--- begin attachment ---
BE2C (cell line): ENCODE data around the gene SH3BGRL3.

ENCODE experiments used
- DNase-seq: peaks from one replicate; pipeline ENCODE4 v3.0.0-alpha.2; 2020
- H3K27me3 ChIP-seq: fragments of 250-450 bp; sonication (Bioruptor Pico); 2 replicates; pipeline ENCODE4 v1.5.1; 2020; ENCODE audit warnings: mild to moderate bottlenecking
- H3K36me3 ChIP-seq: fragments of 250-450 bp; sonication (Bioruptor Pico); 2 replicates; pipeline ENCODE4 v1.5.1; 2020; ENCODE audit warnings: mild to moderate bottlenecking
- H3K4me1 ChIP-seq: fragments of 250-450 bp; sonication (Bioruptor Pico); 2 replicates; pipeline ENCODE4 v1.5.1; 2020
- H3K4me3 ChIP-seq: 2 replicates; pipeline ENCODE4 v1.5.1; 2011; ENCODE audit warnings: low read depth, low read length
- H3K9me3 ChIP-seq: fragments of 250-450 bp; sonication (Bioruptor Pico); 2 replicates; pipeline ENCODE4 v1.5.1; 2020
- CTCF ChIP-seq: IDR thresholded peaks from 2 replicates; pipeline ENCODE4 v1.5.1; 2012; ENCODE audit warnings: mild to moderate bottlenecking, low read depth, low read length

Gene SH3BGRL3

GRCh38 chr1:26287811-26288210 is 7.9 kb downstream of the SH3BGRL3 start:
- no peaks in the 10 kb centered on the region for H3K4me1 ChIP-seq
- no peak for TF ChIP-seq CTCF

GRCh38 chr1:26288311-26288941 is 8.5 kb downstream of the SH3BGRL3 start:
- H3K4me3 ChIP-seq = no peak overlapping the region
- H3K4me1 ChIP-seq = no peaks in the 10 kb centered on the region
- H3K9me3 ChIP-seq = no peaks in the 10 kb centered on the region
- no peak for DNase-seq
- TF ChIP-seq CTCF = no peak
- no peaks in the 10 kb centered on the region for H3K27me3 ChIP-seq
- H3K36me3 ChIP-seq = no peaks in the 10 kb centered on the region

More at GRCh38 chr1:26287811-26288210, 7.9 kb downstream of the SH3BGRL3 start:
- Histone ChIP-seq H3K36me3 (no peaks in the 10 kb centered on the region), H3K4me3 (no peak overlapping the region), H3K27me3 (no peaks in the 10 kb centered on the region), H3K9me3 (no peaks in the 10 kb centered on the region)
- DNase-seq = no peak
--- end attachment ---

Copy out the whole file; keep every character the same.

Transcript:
BE2C (cell line): ENCODE data around the gene SH3BGRL3.

ENCODE experiments used
- DNase-seq: peaks from one replicate; pipeline ENCODE4 v3.0.0-alpha.2; 2020
- H3K27me3 ChIP-seq: fragments of 250-450 bp; sonication (Bioruptor Pico); 2 replicates; pipeline ENCODE4 v1.5.1; 2020; ENCODE audit warnings: mild to moderate bottlenecking
- H3K36me3 ChIP-seq: fragments of 250-450 bp; sonication (Bioruptor Pico); 2 replicates; pipeline ENCODE4 v1.5.1; 2020; ENCODE audit warnings: mild to moderate bottlenecking
- H3K4me1 ChIP-seq: fragments of 250-450 bp; sonication (Bioruptor Pico); 2 replicates; pipeline ENCODE4 v1.5.1; 2020
- H3K4me3 ChIP-seq: 2 replicates; pipeline ENCODE4 v1.5.1; 2011; ENCODE audit warnings: low read depth, low read length
- H3K9me3 ChIP-seq: fragments of 250-450 bp; sonication (Bioruptor Pico); 2 replicates; pipeline ENCODE4 v1.5.1; 2020
- CTCF ChIP-seq: IDR thresholded peaks from 2 replicates; pipeline ENCODE4 v1.5.1; 2012; ENCODE audit warnings: mild to moderate bottlenecking, low read depth, low read length

Gene SH3BGRL3

GRCh38 chr1:26287811-26288210 is 7.9 kb downstream of the SH3BGRL3 start:
- no peaks in the 10 kb centered on the region for H3K4me1 ChIP-seq
- no peak for TF ChIP-seq CTCF

GRCh38 chr1:26288311-26288941 is 8.5 kb downstream of the SH3BGRL3 start:
- H3K4me3 ChIP-seq = no peak overlapping the region
- H3K4me1 ChIP-seq = no peaks in the 10 kb centered on the region
- H3K9me3 ChIP-seq = no peaks in the 10 kb centered on the region
- no peak for DNase-seq
- TF ChIP-seq CTCF = no peak
- no peaks in the 10 kb centered on the region for H3K27me3 ChIP-seq
- H3K36me3 ChIP-seq = no peaks in the 10 kb centered on the region

More at GRCh38 chr1:26287811-26288210, 7.9 kb downstream of the SH3BGRL3 start:
- Histone ChIP-seq H3K36me3 (no peaks in the 10 kb centered on the region), H3K4me3 (no peak overlapping the region), H3K27me3 (no peaks in the 10 kb centered on the region), H3K9me3 (no peaks in the 10 kb centered on the region)
- DNase-seq = no peak